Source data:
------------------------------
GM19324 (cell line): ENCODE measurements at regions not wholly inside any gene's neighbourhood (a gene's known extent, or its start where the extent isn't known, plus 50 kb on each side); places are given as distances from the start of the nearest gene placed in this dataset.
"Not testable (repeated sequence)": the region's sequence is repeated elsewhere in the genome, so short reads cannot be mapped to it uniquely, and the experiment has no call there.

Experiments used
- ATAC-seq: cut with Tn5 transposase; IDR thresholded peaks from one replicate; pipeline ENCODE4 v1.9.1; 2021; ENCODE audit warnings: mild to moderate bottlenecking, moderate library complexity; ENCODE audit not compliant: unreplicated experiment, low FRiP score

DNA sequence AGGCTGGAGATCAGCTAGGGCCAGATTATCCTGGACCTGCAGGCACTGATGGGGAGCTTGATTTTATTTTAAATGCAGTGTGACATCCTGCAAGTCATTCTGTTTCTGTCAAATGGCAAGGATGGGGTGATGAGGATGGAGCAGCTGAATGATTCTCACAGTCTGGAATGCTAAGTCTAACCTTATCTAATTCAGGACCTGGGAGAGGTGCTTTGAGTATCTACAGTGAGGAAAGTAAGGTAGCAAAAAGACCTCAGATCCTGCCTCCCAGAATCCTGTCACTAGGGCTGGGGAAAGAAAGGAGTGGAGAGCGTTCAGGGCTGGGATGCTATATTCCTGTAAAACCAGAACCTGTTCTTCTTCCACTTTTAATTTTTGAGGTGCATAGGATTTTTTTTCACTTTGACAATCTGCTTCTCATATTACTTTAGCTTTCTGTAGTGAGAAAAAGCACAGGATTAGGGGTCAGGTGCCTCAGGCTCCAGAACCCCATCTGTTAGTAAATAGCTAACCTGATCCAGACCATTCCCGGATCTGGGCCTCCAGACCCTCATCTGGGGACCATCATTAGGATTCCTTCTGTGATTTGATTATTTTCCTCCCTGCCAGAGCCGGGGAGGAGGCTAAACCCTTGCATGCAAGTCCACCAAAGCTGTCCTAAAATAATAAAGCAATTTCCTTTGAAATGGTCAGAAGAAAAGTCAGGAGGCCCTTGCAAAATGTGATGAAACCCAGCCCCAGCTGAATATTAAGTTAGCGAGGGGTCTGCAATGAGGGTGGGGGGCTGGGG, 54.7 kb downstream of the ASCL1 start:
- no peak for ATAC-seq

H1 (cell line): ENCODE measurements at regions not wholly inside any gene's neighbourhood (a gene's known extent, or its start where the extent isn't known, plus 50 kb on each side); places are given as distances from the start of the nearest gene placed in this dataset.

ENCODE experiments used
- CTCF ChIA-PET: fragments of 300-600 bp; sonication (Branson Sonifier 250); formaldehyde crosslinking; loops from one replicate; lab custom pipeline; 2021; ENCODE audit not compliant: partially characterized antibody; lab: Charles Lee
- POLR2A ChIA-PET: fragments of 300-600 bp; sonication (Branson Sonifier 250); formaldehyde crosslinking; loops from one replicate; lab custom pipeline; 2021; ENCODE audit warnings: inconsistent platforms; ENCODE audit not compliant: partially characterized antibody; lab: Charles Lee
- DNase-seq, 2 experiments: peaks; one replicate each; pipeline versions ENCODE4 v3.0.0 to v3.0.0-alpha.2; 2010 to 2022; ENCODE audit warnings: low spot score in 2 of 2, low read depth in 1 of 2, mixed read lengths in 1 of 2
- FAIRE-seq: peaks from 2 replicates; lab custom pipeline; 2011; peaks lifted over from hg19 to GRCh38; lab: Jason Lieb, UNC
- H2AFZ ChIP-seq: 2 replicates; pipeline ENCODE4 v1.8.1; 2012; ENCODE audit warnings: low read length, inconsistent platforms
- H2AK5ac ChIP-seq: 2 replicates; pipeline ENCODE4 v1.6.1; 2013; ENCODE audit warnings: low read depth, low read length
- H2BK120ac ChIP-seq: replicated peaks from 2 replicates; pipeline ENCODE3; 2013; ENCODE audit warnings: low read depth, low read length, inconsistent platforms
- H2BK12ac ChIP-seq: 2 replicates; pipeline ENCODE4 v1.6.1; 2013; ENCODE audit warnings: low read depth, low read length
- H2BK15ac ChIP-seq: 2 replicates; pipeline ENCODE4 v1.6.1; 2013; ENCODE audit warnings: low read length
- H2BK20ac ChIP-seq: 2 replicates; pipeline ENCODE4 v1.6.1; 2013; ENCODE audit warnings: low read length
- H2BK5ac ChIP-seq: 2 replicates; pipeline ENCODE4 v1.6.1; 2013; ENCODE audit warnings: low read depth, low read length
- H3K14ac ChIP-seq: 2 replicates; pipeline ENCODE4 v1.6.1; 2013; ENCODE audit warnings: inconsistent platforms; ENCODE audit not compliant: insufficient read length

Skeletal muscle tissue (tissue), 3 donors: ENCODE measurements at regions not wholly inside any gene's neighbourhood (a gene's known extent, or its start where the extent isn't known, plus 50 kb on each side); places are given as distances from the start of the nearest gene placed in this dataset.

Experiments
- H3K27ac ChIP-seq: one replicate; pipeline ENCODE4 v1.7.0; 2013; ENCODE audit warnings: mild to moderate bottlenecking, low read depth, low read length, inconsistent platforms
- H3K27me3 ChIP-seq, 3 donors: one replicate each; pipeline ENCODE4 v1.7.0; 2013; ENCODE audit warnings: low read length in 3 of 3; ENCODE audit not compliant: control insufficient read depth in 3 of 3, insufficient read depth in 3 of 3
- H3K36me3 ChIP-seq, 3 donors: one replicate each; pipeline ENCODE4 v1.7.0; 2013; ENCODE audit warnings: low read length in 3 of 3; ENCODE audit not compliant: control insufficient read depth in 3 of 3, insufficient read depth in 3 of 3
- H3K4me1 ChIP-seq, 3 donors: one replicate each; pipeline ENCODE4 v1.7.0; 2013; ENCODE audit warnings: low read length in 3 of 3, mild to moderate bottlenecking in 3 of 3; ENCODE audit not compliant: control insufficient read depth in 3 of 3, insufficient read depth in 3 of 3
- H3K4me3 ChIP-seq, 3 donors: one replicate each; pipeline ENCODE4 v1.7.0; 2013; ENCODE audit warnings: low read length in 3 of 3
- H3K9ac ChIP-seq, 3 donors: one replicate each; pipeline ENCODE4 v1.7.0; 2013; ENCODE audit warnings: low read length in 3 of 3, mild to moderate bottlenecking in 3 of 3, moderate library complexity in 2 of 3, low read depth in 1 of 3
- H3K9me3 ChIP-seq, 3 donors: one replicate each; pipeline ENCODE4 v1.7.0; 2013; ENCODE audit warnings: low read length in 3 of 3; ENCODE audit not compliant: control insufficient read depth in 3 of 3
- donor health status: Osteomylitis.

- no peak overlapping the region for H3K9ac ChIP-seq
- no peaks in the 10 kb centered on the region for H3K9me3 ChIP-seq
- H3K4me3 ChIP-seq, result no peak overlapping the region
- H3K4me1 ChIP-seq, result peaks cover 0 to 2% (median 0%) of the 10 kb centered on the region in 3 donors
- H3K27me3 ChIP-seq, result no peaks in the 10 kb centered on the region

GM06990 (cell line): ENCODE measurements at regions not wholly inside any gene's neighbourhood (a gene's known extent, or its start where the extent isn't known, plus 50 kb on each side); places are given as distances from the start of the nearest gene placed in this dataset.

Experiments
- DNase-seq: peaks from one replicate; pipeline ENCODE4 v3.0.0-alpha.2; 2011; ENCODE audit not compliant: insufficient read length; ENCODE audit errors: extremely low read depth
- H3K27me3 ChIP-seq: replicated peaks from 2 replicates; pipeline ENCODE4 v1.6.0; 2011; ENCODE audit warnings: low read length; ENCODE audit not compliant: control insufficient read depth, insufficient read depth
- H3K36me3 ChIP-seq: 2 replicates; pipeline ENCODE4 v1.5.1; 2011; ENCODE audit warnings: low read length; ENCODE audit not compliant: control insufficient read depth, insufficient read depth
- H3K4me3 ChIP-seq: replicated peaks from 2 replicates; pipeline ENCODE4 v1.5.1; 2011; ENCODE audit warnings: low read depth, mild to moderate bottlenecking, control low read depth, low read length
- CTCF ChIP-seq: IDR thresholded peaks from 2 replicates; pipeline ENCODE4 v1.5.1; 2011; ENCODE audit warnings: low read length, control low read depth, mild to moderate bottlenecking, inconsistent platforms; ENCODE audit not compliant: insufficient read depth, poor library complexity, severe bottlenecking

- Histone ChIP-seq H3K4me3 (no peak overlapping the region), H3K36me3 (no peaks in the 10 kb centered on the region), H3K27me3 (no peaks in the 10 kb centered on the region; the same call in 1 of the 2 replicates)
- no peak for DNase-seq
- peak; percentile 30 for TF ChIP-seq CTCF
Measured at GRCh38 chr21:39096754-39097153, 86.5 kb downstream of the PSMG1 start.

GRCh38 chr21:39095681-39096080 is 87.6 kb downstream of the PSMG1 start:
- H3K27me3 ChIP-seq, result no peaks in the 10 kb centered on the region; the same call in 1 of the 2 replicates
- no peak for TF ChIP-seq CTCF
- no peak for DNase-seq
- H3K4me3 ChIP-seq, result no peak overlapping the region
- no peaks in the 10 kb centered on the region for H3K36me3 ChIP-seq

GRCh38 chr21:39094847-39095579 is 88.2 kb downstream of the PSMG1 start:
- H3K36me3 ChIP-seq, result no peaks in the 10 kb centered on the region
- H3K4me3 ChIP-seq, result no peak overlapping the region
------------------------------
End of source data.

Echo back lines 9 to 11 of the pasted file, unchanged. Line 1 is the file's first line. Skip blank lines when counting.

- CTCF ChIA-PET: fragments of 300-600 bp; sonication (Branson Sonifier 250); formaldehyde crosslinking; loops from one replicate; lab custom pipeline; 2021; ENCODE audit not compliant: partially characterized antibody; lab: Charles Lee
- POLR2A ChIA-PET: fragments of 300-600 bp; sonication (Branson Sonifier 250); formaldehyde crosslinking; loops from one replicate; lab custom pipeline; 2021; ENCODE audit warnings: inconsistent platforms; ENCODE audit not compliant: partially characterized antibody; lab: Charles Lee
- DNase-seq, 2 experiments: peaks; one replicate each; pipeline versions ENCODE4 v3.0.0 to v3.0.0-alpha.2; 2010 to 2022; ENCODE audit warnings: low spot score in 2 of 2, low read depth in 1 of 2, mixed read lengths in 1 of 2